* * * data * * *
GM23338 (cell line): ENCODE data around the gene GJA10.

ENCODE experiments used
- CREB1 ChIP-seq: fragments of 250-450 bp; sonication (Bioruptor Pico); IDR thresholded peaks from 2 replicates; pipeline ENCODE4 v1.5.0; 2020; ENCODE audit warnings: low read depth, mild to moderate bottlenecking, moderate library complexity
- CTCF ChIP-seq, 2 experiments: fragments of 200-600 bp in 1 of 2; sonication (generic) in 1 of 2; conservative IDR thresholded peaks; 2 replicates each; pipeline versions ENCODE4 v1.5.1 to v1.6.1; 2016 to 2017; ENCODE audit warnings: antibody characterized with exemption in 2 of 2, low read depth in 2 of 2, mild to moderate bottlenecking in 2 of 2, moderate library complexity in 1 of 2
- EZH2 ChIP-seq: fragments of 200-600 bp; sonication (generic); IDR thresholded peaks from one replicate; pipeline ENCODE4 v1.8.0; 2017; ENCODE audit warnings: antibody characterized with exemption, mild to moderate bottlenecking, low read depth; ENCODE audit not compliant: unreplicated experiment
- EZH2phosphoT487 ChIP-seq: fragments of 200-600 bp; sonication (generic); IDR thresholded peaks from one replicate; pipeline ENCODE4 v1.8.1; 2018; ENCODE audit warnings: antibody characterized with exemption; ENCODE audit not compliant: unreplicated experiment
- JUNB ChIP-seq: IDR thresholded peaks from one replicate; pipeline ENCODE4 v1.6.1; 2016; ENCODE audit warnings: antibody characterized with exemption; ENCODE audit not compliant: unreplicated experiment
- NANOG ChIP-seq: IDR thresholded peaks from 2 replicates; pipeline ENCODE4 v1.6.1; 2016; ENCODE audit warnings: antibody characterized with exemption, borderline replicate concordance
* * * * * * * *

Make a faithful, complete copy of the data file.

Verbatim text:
GM23338 (cell line): ENCODE data around the gene GJA10.

ENCODE experiments used
- CREB1 ChIP-seq: fragments of 250-450 bp; sonication (Bioruptor Pico); IDR thresholded peaks from 2 replicates; pipeline ENCODE4 v1.5.0; 2020; ENCODE audit warnings: low read depth, mild to moderate bottlenecking, moderate library complexity
- CTCF ChIP-seq, 2 experiments: fragments of 200-600 bp in 1 of 2; sonication (generic) in 1 of 2; conservative IDR thresholded peaks; 2 replicates each; pipeline versions ENCODE4 v1.5.1 to v1.6.1; 2016 to 2017; ENCODE audit warnings: antibody characterized with exemption in 2 of 2, low read depth in 2 of 2, mild to moderate bottlenecking in 2 of 2, moderate library complexity in 1 of 2
- EZH2 ChIP-seq: fragments of 200-600 bp; sonication (generic); IDR thresholded peaks from one replicate; pipeline ENCODE4 v1.8.0; 2017; ENCODE audit warnings: antibody characterized with exemption, mild to moderate bottlenecking, low read depth; ENCODE audit not compliant: unreplicated experiment
- EZH2phosphoT487 ChIP-seq: fragments of 200-600 bp; sonication (generic); IDR thresholded peaks from one replicate; pipeline ENCODE4 v1.8.1; 2018; ENCODE audit warnings: antibody characterized with exemption; ENCODE audit not compliant: unreplicated experiment
- JUNB ChIP-seq: IDR thresholded peaks from one replicate; pipeline ENCODE4 v1.6.1; 2016; ENCODE audit warnings: antibody characterized with exemption; ENCODE audit not compliant: unreplicated experiment
- NANOG ChIP-seq: IDR thresholded peaks from 2 replicates; pipeline ENCODE4 v1.6.1; 2016; ENCODE audit warnings: antibody characterized with exemption, borderline replicate concordance